Your ‘Heart Age’ May Be Older Than Your Actual Age
A recent study from the Centers for Disease Control and Prevention (CDC) revealed some shocking information. According to the study, three out of four adults in the United States have a predicted “heart age” older than their chronological age. This can cause an increased risk of heart disease. So, despite the fact that you feel young at heart, your heart might not have mutual feelings. The study showed that on average, males’ hearts are around 8 years older than the actual age of the subject. The average females’ hearts were found to be 5 years older. The study also found there was increased heart risk depending on the area in the U.S. where someone lives.
A map from the CDC demonstrates heart risk across the country based on estimated heart age.
Barbara A. Bowman, the director of the CDC’s Division for Heart Disease and Stroke Prevention told CBS News about the impact of the study and how the lack of knowledge surrounding heart disease causes a lack of prevention methods.
“Because so many U.S. adults don’t understand their cardiovascular disease risk, they are missing out on early opportunities to prevent future heart attacks or strokes,” Bowman said.
She went on to explain how heart age plays a major role in someone’s chance of having a heart attack during their lifetime.
“About three in four heart attacks and strokes are due to risk factors that increase heart age, so it’s important to continue focusing on efforts to improve heart health and increase access to early and affordable detection and treatment resources nationwide,” Bowman told CBS.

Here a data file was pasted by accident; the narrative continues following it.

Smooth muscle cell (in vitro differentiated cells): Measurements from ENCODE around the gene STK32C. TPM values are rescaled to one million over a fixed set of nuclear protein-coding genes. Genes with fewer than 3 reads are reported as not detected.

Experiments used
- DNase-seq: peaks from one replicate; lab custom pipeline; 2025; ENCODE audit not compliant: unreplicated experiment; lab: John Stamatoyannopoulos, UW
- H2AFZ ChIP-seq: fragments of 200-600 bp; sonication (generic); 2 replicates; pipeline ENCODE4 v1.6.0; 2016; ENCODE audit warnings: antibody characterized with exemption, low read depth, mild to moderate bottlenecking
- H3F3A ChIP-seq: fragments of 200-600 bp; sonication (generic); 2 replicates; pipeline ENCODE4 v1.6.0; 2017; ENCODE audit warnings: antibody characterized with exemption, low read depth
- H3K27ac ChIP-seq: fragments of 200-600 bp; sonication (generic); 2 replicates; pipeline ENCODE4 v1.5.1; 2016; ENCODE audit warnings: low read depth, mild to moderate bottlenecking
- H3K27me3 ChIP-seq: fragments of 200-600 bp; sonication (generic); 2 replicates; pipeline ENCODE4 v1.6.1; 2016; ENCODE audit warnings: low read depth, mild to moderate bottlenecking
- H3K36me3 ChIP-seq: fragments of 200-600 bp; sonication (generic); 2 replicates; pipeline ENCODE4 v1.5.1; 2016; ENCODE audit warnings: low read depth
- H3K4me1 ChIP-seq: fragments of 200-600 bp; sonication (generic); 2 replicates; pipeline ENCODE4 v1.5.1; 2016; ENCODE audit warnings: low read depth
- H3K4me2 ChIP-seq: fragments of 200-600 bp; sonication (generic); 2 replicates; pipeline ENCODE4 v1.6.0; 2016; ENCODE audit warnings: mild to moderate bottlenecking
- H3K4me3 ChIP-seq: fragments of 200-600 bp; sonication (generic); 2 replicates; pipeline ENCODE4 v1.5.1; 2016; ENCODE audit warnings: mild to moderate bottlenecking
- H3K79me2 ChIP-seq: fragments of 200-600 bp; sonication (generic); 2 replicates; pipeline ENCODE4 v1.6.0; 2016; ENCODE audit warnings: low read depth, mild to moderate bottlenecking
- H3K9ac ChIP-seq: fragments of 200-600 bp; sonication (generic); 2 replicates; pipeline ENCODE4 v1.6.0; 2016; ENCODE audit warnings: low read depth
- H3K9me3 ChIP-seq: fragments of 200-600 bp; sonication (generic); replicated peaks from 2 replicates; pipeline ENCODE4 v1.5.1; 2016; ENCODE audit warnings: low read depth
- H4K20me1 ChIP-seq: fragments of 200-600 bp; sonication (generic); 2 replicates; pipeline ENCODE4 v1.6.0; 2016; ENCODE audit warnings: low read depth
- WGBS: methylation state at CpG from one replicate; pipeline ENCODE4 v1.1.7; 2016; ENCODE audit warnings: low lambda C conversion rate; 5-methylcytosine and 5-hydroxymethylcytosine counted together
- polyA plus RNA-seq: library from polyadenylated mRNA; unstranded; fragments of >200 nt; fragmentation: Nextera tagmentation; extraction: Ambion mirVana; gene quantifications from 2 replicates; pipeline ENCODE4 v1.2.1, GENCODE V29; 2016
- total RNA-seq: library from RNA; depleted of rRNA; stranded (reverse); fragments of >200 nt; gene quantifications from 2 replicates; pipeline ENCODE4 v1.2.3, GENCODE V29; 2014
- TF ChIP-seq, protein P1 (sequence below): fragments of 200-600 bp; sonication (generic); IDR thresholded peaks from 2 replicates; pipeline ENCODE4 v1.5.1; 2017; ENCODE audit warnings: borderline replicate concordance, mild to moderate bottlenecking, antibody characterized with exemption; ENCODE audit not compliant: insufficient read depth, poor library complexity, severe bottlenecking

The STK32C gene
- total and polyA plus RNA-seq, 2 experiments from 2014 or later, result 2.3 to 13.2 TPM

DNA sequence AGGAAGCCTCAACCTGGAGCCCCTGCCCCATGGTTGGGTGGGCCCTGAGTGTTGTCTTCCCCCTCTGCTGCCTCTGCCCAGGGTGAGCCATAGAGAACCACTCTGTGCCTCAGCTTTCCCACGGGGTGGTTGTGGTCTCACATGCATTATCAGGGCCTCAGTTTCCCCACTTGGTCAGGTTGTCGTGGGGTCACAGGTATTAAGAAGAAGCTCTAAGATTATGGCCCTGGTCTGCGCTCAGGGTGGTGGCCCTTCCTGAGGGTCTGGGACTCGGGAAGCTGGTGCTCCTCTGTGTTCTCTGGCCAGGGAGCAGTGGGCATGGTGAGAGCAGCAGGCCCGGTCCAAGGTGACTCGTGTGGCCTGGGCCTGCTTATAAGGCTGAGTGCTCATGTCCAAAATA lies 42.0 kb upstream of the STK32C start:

One way for individuals to educate themselves on their risk is by figuring out their heart age through the use of a heart calculator. Heart calculators are easy to use and can be pretty accurate in predicting an estimate of a person’s heart age, just by answering a few questions.
Even if your heart age might be older than you hoped, staying active both in cardio and weight lifting will allow you to increase blood flow and, over time, decrease your heart age.
According to Active.com, “Over time, with chronic cardio training, our resting heart rate drops because each beat delivers a bigger burst of blood, and fewer beats are needed. This takes work off your heart and is why cardio exercise is recommended for heart health.”
There are also various foods you can eat to promote heart health. Here are three of our favorites.
Salmon and other fatty fish promote heart health. Many fish contain a lot of omega-3 fatty acids, which lower the risk of arrhythmia. According to the American Heart Association, eating fatty fish at least twice a week is good for your heart health.
Berries such as blueberries and strawberries can lower your risk of heart attack. The benefits of berries are found through antioxidants, which work to decrease blood pressure.
3. Red wine
According to a study conducted by the American Heart Association, a small amount of red wine, (less than 3 glasses a day) can decrease blood pressure and improve your overall heart health. The key to this is moderation and knowing the fine line that is drawn between alcohol benefiting and harming your health.